So, if you read our earlier blogs, What Toxins Are Lurking In Your Makeup? & Can Parabens Cause Cancer?, you are already aware that the FDA does not regulate what toxins are in cosmetics. Below is a rare mainstream media report about one of the hazards these chemicals have on our health. They will rarely tell you which brands to avoid for fear of losing sponsorship from this billion dollar industry. You need to take it upon yourself to research what these chemicals are. I assure you, you will want to throw everything you currently use away. (The good news) – There are many safe alternatives from companies that have been around for thirty or more years. These stories and studies are going to continue to gain attention as American’s start to become more aware. I hope it is 60 Minutes who blows the lid off and exposes these companies for knowing of the dangers, just like they did with the cigarette manufacturers.
Phthalate chemicals in nail polish, hair sprays tied to raised Diabetes risk in women
July 16, 2012 2:30 PM (CBS News) Chemicals commonly found in beauty products such as nail polishes, hair sprays and perfumes may increase risk of diabetes for some women, new research suggests.
Researchers analyzed urine samples from 2,350 women who participated in the long-running National Health and Nutrition Examination Survey, a nationally representative sample of American women. They were looking for concentrations of chemicals known as phthalates, which are often found in personal care products and in adhesives, electronics, products used to manufacture cars, toys, packaging and even some coatings for medications.
Phthalates are considered “endocrine-disrupting” because they can alter normal regulation of certain mechanisms in the body, including hormone regulation, and have been tied in previous research to diabetes and obesity risk, Dr. Kenneth Spaeth, director of the Occupational and Environmental Medicine Center’s department of population health at North Shore University Hospital in Manhasset, N.Y., told HealthPop. He was not involved in the study.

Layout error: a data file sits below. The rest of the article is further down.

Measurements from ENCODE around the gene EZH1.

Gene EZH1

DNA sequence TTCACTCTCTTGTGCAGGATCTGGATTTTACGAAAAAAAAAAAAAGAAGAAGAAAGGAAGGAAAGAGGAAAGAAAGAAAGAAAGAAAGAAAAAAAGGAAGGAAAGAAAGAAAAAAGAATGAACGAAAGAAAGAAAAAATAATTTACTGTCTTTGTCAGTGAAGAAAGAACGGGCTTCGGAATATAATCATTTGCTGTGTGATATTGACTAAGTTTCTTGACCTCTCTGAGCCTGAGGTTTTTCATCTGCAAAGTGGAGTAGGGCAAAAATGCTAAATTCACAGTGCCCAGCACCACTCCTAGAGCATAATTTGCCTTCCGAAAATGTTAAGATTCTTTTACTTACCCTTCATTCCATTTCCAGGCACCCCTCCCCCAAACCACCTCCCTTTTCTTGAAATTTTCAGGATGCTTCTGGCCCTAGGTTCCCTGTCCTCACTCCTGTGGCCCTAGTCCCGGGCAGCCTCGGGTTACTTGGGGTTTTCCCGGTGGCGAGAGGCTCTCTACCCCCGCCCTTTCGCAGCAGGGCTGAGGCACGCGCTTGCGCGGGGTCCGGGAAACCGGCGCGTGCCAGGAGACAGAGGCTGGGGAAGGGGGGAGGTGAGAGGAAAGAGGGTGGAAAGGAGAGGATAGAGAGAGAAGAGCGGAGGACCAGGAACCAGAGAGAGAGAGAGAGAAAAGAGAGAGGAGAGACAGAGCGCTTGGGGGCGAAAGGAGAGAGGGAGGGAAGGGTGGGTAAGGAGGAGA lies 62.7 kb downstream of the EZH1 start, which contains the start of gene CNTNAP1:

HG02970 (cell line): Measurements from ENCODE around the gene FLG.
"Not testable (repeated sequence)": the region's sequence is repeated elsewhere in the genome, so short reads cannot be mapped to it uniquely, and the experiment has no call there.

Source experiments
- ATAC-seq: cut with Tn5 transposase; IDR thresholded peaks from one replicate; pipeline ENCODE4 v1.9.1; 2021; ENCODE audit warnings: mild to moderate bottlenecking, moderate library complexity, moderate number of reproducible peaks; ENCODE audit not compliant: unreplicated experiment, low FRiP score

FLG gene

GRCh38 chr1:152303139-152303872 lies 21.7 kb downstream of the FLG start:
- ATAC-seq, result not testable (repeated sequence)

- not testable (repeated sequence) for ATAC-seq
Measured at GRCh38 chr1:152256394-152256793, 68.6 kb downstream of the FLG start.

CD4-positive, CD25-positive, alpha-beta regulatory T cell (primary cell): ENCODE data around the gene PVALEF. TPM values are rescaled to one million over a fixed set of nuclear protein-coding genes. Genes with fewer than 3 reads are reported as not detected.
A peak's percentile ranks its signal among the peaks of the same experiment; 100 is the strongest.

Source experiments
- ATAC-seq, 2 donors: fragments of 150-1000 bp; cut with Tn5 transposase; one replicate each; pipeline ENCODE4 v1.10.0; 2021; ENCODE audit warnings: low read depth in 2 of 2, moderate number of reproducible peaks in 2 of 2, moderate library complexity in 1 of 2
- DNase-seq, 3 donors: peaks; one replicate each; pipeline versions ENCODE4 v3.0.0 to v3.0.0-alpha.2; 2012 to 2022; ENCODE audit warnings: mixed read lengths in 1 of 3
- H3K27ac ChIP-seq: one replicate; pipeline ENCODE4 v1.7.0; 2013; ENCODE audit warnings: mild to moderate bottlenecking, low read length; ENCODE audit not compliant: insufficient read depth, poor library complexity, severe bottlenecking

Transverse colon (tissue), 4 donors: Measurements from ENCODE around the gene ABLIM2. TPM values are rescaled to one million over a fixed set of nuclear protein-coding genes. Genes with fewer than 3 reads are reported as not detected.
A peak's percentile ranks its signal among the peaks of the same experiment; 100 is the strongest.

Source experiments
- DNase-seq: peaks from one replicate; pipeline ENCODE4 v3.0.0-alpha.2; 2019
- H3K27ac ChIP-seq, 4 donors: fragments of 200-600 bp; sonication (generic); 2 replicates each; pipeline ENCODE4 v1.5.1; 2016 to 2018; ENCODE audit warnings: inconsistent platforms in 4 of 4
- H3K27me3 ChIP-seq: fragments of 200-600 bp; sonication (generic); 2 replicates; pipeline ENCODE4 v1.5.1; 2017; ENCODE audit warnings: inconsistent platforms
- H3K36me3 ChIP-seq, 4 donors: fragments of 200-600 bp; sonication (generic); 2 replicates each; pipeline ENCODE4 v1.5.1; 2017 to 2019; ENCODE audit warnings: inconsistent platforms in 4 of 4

The researchers found that women with the highest concentrations of two types of phthalates – mono-benzyl phthalate and mono-isobutyl phthalate – were nearly two times more likely to have diabetes compared to women with the least amounts of these chemicals. Women with moderately high levels of the phthalates mono-n-butyl phthalate and di-2-ethylhexyl phthalate were 70 percent more likely to have diabetes compared to their counterparts.
The findings were published in Environmental Health Perspectives, a journal published by the government’s National Institute of Environmental Health Sciences.
“This is an important first step in exploring the connection between phthalates and diabetes,” said Dr. Tamara James-Todd, a researcher in women’s health at Brigham and Women’s Hospital in Boston, said in a press release. The researchers could not prove that phthalates caused diabetes or having diabetes increased concentrations of the chemicals in a person’s body.
“We know that in addition to being present in personal care products, phthalates also exist in certain types of medical devices and medication that is used to treat diabetes and this could also explain the higher level of phthalates in diabetic women,” she added. “So overall, more research is needed.”
One of the problems is that chemicals like phthalates are practically unavoidable, according to Spaeth.
“These chemicals are unfortunately ubiquitous,” Spaeth explained. “It’s pretty clear from studies that we’re exposed all day long to these various household or personal care products.”
Spaeth says it’s a real challenge to reduce phthalate exposure because sometimes the chemical is a metabolic byproduct of another ingredient or a product label may not say it contains phthalates only for phthalates to be found in the packaging the product came in, which does not need to be mentioned on a product label.